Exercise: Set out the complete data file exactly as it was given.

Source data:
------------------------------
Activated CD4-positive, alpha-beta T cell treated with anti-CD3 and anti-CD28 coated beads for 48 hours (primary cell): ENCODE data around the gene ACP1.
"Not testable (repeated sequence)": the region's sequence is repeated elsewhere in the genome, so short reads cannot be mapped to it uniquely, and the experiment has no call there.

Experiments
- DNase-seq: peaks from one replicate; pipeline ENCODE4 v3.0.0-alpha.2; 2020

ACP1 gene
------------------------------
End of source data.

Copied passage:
Activated CD4-positive, alpha-beta T cell treated with anti-CD3 and anti-CD28 coated beads for 48 hours (primary cell): ENCODE data around the gene ACP1.
"Not testable (repeated sequence)": the region's sequence is repeated elsewhere in the genome, so short reads cannot be mapped to it uniquely, and the experiment has no call there.

Experiments
- DNase-seq: peaks from one replicate; pipeline ENCODE4 v3.0.0-alpha.2; 2020

ACP1 gene